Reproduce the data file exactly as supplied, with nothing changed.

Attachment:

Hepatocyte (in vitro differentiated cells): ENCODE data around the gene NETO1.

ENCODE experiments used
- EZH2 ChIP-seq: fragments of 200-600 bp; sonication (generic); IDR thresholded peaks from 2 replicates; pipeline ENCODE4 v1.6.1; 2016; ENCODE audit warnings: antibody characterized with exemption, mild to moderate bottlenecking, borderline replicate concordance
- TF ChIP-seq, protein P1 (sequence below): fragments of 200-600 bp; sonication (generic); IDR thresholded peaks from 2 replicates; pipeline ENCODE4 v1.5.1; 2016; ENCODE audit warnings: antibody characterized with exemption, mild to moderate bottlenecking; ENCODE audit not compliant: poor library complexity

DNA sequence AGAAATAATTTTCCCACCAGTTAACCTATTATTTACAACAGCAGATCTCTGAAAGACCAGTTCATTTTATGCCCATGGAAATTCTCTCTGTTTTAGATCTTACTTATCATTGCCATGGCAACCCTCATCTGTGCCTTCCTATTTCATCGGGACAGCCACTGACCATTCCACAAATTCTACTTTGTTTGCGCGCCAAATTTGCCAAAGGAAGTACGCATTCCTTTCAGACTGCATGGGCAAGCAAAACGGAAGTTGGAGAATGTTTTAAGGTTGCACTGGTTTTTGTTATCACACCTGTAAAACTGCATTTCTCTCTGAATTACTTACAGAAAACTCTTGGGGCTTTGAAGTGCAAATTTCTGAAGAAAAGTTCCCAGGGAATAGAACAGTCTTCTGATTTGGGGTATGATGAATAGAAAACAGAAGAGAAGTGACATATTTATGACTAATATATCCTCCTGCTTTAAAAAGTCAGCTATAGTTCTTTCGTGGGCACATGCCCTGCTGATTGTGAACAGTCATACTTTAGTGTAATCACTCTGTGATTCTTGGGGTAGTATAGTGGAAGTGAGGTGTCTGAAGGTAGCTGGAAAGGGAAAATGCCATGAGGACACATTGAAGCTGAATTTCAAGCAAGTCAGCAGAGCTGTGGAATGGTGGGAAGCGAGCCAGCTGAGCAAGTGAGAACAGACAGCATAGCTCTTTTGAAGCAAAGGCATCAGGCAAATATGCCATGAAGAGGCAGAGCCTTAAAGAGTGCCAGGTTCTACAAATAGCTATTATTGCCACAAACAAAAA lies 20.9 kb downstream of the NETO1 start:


Hepatocyte (in vitro differentiated cells): ENCODE data around the gene NETO1.

ENCODE experiments used
- EZH2 ChIP-seq: fragments of 200-600 bp; sonication (generic); IDR thresholded peaks from 2 replicates; pipeline ENCODE4 v1.6.1; 2016; ENCODE audit warnings: antibody characterized with exemption, mild to moderate bottlenecking, borderline replicate concordance
- TF ChIP-seq, protein P1 (sequence below): fragments of 200-600 bp; sonication (generic); IDR thresholded peaks from 2 replicates; pipeline ENCODE4 v1.5.1; 2016; ENCODE audit warnings: antibody characterized with exemption, mild to moderate bottlenecking; ENCODE audit not compliant: poor library complexity

DNA sequence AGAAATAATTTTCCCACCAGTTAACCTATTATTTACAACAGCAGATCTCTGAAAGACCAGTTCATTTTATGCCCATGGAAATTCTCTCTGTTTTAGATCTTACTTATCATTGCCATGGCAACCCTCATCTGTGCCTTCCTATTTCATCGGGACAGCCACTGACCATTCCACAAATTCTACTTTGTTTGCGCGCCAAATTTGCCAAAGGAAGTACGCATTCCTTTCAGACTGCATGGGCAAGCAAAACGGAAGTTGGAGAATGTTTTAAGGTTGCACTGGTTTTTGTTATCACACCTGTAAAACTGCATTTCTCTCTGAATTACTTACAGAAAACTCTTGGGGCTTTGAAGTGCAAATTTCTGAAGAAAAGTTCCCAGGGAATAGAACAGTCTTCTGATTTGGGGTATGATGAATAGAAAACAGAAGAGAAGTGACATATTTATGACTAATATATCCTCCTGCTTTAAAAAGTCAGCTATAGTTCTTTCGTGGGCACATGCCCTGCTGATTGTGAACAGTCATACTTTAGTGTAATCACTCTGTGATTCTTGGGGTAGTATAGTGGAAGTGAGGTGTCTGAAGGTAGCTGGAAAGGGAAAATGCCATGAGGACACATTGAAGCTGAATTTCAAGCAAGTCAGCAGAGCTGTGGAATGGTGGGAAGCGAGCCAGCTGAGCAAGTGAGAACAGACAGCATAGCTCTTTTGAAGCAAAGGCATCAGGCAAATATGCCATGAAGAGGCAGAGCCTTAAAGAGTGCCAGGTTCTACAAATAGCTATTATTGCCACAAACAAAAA lies 20.9 kb downstream of the NETO1 start: